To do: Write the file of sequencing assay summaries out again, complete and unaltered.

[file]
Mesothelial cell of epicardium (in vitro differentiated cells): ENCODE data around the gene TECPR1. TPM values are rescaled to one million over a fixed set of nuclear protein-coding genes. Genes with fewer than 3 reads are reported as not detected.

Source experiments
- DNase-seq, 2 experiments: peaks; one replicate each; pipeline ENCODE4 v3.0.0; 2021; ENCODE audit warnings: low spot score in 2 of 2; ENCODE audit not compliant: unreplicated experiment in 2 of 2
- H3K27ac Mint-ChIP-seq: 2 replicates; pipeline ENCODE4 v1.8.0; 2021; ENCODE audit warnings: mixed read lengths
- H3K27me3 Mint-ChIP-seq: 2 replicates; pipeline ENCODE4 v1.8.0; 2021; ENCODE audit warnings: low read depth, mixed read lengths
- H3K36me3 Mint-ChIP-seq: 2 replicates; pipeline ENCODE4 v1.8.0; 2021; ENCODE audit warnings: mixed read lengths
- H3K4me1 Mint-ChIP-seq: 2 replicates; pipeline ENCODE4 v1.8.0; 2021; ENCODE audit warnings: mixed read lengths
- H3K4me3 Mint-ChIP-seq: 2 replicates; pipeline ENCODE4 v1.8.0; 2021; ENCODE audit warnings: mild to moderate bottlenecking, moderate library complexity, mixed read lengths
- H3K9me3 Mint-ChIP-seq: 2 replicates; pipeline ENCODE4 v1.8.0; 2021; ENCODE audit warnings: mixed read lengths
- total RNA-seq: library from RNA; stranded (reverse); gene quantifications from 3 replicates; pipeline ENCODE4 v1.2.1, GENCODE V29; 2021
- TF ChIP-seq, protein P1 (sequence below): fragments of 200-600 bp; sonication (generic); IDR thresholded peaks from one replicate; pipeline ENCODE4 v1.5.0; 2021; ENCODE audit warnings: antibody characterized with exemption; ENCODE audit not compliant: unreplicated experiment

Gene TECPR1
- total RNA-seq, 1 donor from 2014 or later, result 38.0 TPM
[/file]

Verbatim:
Mesothelial cell of epicardium (in vitro differentiated cells): ENCODE data around the gene TECPR1. TPM values are rescaled to one million over a fixed set of nuclear protein-coding genes. Genes with fewer than 3 reads are reported as not detected.

Source experiments
- DNase-seq, 2 experiments: peaks; one replicate each; pipeline ENCODE4 v3.0.0; 2021; ENCODE audit warnings: low spot score in 2 of 2; ENCODE audit not compliant: unreplicated experiment in 2 of 2
- H3K27ac Mint-ChIP-seq: 2 replicates; pipeline ENCODE4 v1.8.0; 2021; ENCODE audit warnings: mixed read lengths
- H3K27me3 Mint-ChIP-seq: 2 replicates; pipeline ENCODE4 v1.8.0; 2021; ENCODE audit warnings: low read depth, mixed read lengths
- H3K36me3 Mint-ChIP-seq: 2 replicates; pipeline ENCODE4 v1.8.0; 2021; ENCODE audit warnings: mixed read lengths
- H3K4me1 Mint-ChIP-seq: 2 replicates; pipeline ENCODE4 v1.8.0; 2021; ENCODE audit warnings: mixed read lengths
- H3K4me3 Mint-ChIP-seq: 2 replicates; pipeline ENCODE4 v1.8.0; 2021; ENCODE audit warnings: mild to moderate bottlenecking, moderate library complexity, mixed read lengths
- H3K9me3 Mint-ChIP-seq: 2 replicates; pipeline ENCODE4 v1.8.0; 2021; ENCODE audit warnings: mixed read lengths
- total RNA-seq: library from RNA; stranded (reverse); gene quantifications from 3 replicates; pipeline ENCODE4 v1.2.1, GENCODE V29; 2021
- TF ChIP-seq, protein P1 (sequence below): fragments of 200-600 bp; sonication (generic); IDR thresholded peaks from one replicate; pipeline ENCODE4 v1.5.0; 2021; ENCODE audit warnings: antibody characterized with exemption; ENCODE audit not compliant: unreplicated experiment

Gene TECPR1
- total RNA-seq, 1 donor from 2014 or later, result 38.0 TPM